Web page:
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Thanks for the info! Makes sense as the 5 last has always been tight in the forefoot for me and these fit much more comfortably than any size 9D 5 last shoe I've ever tried. The color is very rich and there is a fair amount of burnishing on the brogueing - I think the prior owner must have done it after market as there are clear dark markings inside of the brogue holes. And lastly I must say the leather quality is noticeably different from current production, much more supple and can brush to a really high shine in 10-15 minutes. Blind luck falling into these as they were one of the very first pairs I bought on eBay.
So they sourced their leather, back then, from tanneries that simply don’t exist anymore. Back in the day, especially in the 80’s and 90’s, AE (being one of the last standing) had access to a lot of high-quality leather output from highly distressed tanneries, meaning they could get the stuff at very competitive prices.

IMHO, AE from about 1982 to around 1998, was at its quality zenith (with 83-92 being absolute peak). Even the 50’s, 60’s and 70’s stuff (which I own) can’t match the stuff they made during that period. Fit & finish and leather quality during that period is exceptionally good.

All that said, the leather they use now is actually better than people realize (it is cut thicker in many cases), but the upper leather is often incredibly (absurdly) dry by the time you get them home. First thing you have to do, nowadays, is slather them in a lot of conditioner.

Here’s an example of what happens when you do and don’t; both shoes are the same model, made at roughly the same time, with nearly exactly the same wear. One got my condition before first wear, the other clearly didn’t:

Carefully (and heavily) conditioned and maintained:




Not conditioned:


This example doesn’t have much wear:

Granted, this is an extreme example, but you really need to condition new AE’s heavily before first use. BTW, part of the problem is tanneries aren’t even allowed (at least the ones in Europe and NA) to use some of the wonderfully carcinogenic preservative agents they were able to employ back in the day. So make sure you keep your current-era AE’s well hydrated.
 

stook1

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Yup, that’s a Clifton (my black Clifton’s are 0317). The 03 is the “root” style code (in this case the 0 denotes a non-catalog model, e.g. store, or other, special model), the 5 is the color and the last digit is the last (which is, for this shoe, the 7 last, aka the McNeil last).

The second 4-digit number is the date code, of which the 1st digit is the day of week, second two digits are the week of the year, the final digit is the last number of the year (in this case, the 2 indicates 1992). Note that the day of week and week of year digits are sometimes reversed, depending on who dialed in the numbers on the stamping machine.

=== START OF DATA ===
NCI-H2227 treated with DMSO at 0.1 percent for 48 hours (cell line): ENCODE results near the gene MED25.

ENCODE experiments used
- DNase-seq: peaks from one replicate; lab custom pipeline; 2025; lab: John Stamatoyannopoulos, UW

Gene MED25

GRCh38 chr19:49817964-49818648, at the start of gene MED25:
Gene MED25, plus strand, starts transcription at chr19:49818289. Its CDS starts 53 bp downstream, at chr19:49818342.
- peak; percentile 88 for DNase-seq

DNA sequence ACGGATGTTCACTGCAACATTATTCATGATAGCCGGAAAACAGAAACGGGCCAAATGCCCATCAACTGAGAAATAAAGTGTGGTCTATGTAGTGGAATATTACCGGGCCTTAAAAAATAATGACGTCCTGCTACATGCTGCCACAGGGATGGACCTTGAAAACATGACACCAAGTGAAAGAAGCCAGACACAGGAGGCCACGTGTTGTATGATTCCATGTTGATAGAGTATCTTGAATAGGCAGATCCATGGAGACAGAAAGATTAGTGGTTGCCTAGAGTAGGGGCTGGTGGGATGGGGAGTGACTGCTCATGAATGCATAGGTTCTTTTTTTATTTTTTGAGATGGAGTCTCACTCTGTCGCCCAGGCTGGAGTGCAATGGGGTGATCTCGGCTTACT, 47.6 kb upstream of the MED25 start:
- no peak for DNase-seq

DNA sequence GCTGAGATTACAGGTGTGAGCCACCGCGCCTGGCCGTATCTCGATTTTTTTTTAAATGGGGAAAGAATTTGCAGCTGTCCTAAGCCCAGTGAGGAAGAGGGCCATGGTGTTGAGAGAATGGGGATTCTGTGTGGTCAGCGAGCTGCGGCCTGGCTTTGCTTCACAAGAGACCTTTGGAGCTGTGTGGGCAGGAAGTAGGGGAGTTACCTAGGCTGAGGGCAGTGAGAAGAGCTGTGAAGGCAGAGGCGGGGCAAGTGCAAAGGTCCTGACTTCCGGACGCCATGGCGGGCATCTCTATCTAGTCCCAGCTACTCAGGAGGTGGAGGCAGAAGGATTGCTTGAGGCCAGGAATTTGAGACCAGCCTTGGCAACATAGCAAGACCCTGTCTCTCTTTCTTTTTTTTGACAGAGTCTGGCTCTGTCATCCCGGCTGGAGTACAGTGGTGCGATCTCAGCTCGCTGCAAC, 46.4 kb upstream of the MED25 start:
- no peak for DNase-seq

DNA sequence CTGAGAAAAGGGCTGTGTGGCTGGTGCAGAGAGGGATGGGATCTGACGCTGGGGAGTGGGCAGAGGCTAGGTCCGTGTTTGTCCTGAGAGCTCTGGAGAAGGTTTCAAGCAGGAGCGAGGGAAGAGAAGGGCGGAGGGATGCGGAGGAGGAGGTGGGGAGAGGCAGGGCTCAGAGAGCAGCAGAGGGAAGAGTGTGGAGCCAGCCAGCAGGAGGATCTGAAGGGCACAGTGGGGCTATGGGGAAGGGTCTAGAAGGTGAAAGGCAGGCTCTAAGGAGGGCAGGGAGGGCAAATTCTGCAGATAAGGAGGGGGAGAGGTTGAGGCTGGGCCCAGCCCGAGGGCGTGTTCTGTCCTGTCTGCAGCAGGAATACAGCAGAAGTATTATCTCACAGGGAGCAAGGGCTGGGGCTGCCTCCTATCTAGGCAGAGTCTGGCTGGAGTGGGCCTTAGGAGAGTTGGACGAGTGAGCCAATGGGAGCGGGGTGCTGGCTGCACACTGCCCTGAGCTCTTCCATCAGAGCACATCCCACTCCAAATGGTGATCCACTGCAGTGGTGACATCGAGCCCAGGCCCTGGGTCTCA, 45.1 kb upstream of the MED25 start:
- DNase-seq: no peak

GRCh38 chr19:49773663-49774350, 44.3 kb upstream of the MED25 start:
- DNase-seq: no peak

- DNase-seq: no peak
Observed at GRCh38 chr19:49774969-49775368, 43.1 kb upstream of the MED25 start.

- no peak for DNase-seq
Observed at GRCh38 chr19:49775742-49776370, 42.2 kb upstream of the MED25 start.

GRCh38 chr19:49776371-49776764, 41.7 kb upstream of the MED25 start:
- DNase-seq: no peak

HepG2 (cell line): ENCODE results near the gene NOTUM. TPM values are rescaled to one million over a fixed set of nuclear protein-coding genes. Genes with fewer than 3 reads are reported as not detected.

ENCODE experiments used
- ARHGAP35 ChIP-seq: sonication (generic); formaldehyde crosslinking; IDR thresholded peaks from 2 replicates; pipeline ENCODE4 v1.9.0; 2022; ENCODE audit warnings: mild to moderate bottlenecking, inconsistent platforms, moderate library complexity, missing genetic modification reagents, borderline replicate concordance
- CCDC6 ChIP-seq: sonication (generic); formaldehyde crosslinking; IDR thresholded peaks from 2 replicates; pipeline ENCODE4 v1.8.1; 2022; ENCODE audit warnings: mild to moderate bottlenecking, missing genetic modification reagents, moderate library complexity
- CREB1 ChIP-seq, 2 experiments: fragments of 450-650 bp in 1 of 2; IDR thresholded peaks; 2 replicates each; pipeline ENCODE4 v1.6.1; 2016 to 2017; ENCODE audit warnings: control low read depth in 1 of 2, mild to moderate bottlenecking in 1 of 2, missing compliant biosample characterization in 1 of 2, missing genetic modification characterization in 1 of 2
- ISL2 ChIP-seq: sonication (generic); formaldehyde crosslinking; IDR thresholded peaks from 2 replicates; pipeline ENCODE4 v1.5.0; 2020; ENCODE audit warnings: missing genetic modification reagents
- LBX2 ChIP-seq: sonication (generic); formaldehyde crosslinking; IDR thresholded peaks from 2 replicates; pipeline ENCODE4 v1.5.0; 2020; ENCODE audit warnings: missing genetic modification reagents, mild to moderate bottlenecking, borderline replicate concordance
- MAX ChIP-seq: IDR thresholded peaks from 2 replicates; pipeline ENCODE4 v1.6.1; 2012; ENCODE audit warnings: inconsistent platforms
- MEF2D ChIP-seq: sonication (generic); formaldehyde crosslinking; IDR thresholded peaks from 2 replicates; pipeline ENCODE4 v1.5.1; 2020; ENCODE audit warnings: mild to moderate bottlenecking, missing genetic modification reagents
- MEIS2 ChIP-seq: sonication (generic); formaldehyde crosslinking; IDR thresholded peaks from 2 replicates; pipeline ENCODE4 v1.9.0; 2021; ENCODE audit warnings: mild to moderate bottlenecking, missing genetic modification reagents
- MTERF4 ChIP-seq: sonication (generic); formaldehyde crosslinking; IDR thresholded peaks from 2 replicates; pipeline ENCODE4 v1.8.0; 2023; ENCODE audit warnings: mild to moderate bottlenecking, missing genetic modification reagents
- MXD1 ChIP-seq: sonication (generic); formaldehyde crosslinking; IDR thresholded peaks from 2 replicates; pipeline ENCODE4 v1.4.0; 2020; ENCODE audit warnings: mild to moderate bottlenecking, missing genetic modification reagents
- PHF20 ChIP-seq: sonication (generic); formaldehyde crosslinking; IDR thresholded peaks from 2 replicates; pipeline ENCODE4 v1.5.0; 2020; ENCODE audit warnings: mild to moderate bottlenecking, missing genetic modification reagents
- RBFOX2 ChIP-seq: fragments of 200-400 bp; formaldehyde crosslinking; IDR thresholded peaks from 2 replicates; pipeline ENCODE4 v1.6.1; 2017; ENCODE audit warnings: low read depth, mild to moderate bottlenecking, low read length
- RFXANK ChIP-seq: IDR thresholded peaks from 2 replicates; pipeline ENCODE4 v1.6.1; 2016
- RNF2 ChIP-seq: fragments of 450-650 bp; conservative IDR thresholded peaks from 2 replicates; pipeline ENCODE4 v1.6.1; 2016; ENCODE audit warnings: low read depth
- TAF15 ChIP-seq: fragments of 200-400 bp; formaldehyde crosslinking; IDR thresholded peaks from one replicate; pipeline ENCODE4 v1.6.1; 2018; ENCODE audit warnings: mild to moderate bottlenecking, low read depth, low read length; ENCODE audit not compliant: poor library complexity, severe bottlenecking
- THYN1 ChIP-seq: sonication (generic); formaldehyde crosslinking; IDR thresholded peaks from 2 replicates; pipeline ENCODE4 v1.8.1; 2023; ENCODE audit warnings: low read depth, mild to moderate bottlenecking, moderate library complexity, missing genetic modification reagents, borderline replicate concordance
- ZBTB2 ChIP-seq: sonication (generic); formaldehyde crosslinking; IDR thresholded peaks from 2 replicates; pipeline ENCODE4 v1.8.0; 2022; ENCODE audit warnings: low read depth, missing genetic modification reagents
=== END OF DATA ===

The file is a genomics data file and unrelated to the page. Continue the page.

TL;DR: 1992 Clifton, built on the 7 last, store special (e.g. they aren’t listed in a catalog). I believe Nordstrom’s was the big seller of these (along with the Lloyd).

Edit: (I’m very jealous, as I love the old Clifton and wish I could find a pair in that color).
I think I am losing my mind, I thought the clifton was a derby for some reason. I tried a pair --- I don't know, must be 10 years ago. I must be mixed up.

edit: I'm not losing it... I guess they changed the pattern at some point.

1620997965167.png
 

KarlHungus

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I think I am losing my mind, I thought the clifton was a derby for some reason. I tried a pair --- I don't know, must be 10 years ago. I must be mixed up.

edit: I'm not losing it... I guess they changed the pattern at some point.

View attachment 1609632
correct, there are several examples of names being reused for completely different styles over the years. I guess once they come up with a name they like they stick to it!
 

KarlHungus

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So they sourced their leather, back then, from tanneries that simply don’t exist anymore. Back in the day, especially in the 80’s and 90’s, AE (being one of the last standing) had access to a lot of high-quality leather output from highly distressed tanneries, meaning they could get the stuff at very competitive prices.

IMHO, AE from about 1982 to around 1998, was at its quality zenith (with 83-92 being absolute peak). Even the 50’s, 60’s and 70’s stuff (which I own) can’t match the stuff they made during that period. Fit & finish and leather quality during that period is exceptionally good.

All that said, the leather they use now is actually better than people realize (it is cut thicker in many cases), but the upper leather is often incredibly (absurdly) dry by the time you get them home. First thing you have to do, nowadays, is slather them in a lot of conditioner.

Here’s an example of what happens when you do and don’t; both shoes are the same model, made at roughly the same time, with nearly exactly the same wear. One got my condition before first wear, the other clearly didn’t:

Carefully (and heavily) conditioned and maintained:




Not conditioned:


This example doesn’t have much wear:

Granted, this is an extreme example, but you really need to condition new AE’s heavily before first use. BTW, part of the problem is tanneries aren’t even allowed (at least the ones in Europe and NA) to use some of the wonderfully carcinogenic preservative agents they were able to employ back in the day. So make sure you keep your current-era AE’s well hydrated.
Really interesting to hear the perspective on quality peak, especially that it was not a linear downhill slide but rather had peaks and valleys. Like I said, dumb luck on my part falling into a great pair.

The difference in the two pairs you showed is striking. What product do you typically use for hydration?
 

stook1